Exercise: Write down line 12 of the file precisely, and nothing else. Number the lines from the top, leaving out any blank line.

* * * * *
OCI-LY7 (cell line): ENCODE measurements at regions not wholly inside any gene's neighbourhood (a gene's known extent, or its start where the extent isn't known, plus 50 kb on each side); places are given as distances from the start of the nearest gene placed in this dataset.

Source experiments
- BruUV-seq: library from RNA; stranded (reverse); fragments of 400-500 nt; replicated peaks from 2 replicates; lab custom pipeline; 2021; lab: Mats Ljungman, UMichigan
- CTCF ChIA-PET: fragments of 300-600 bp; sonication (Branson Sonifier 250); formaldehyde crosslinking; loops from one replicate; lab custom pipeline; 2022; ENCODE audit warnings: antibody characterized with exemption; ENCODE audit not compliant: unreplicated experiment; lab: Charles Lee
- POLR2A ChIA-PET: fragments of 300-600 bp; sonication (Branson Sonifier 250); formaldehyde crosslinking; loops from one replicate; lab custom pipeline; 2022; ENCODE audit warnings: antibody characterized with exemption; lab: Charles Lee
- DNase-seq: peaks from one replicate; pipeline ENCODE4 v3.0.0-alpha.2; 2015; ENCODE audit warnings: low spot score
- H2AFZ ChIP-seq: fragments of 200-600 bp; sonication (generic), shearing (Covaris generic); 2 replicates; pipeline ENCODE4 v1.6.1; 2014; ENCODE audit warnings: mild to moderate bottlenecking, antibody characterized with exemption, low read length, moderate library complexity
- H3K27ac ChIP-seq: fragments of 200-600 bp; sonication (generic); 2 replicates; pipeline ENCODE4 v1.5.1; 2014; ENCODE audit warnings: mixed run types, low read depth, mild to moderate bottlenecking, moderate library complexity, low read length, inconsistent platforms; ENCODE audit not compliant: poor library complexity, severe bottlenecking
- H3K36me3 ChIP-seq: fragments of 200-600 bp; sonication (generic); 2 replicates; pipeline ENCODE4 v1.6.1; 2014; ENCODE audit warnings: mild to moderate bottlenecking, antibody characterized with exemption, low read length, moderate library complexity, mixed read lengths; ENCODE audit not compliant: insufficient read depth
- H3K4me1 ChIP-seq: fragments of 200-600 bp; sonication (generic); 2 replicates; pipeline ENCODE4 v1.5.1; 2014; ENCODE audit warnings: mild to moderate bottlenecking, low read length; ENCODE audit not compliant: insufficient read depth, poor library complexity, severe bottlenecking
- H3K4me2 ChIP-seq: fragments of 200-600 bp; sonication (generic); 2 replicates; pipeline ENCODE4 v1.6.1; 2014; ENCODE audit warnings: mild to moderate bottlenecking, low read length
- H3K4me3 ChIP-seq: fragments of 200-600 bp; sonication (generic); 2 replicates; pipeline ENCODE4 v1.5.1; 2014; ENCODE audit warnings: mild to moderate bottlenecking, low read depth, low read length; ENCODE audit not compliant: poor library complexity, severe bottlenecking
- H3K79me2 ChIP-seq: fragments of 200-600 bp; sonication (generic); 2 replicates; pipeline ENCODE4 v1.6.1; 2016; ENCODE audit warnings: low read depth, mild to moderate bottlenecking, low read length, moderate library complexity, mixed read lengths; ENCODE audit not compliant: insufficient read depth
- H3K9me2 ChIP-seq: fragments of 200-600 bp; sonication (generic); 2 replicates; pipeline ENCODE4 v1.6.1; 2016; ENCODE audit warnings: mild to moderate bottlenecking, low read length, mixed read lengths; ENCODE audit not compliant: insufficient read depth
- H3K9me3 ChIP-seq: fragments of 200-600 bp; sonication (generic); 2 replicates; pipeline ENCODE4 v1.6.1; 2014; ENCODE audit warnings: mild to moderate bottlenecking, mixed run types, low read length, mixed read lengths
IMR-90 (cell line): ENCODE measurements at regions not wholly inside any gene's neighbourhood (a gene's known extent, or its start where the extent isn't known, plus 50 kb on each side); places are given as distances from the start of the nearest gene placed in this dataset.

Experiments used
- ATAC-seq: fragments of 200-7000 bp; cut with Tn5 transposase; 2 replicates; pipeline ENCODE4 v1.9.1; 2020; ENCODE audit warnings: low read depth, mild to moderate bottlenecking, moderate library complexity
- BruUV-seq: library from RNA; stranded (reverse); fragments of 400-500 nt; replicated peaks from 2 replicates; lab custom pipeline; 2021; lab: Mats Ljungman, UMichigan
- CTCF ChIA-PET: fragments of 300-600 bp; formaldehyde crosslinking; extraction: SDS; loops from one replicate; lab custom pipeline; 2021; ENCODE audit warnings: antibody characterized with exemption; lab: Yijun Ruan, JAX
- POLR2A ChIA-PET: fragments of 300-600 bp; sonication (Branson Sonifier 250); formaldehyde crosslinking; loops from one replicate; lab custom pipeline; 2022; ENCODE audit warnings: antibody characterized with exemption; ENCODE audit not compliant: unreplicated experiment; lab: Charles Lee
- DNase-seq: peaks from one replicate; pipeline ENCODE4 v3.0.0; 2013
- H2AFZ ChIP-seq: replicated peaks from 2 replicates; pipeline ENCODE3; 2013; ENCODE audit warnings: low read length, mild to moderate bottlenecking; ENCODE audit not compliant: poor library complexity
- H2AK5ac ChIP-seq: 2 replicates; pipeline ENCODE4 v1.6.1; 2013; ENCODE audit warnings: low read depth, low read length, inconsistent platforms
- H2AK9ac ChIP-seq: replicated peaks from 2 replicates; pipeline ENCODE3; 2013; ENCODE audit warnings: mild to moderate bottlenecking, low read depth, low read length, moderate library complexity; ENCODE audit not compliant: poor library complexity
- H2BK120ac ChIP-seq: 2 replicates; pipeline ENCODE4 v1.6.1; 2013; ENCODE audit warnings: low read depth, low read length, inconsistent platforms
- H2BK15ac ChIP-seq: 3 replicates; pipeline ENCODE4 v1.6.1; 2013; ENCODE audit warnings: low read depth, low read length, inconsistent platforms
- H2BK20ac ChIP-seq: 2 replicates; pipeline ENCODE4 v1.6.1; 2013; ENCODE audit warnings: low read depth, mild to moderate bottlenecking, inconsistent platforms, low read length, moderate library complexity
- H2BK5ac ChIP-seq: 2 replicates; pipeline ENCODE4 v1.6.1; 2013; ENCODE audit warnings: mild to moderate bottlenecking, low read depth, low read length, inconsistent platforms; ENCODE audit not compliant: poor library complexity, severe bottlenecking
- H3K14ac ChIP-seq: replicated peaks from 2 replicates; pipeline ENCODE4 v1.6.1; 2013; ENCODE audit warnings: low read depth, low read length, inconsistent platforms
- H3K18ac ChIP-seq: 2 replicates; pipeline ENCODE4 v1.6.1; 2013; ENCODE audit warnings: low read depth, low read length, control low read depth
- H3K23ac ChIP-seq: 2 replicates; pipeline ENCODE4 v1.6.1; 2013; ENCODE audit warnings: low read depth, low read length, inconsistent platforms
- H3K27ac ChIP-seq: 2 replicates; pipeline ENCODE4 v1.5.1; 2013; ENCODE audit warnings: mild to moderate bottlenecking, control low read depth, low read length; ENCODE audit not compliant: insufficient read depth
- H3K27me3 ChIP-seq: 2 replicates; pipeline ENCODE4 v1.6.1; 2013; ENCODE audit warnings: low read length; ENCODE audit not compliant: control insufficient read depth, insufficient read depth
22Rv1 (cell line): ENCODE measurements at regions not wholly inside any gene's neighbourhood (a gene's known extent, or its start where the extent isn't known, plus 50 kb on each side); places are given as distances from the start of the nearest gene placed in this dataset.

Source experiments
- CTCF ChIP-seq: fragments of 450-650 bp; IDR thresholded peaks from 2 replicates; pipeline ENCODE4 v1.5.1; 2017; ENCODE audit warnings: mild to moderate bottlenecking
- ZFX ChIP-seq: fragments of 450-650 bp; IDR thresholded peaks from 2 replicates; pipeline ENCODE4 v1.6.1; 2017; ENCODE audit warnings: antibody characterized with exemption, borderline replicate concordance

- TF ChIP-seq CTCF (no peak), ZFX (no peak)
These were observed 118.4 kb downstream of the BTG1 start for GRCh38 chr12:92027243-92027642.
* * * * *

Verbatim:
- H3K4me3 ChIP-seq: fragments of 200-600 bp; sonication (generic); 2 replicates; pipeline ENCODE4 v1.5.1; 2014; ENCODE audit warnings: mild to moderate bottlenecking, low read depth, low read length; ENCODE audit not compliant: poor library complexity, severe bottlenecking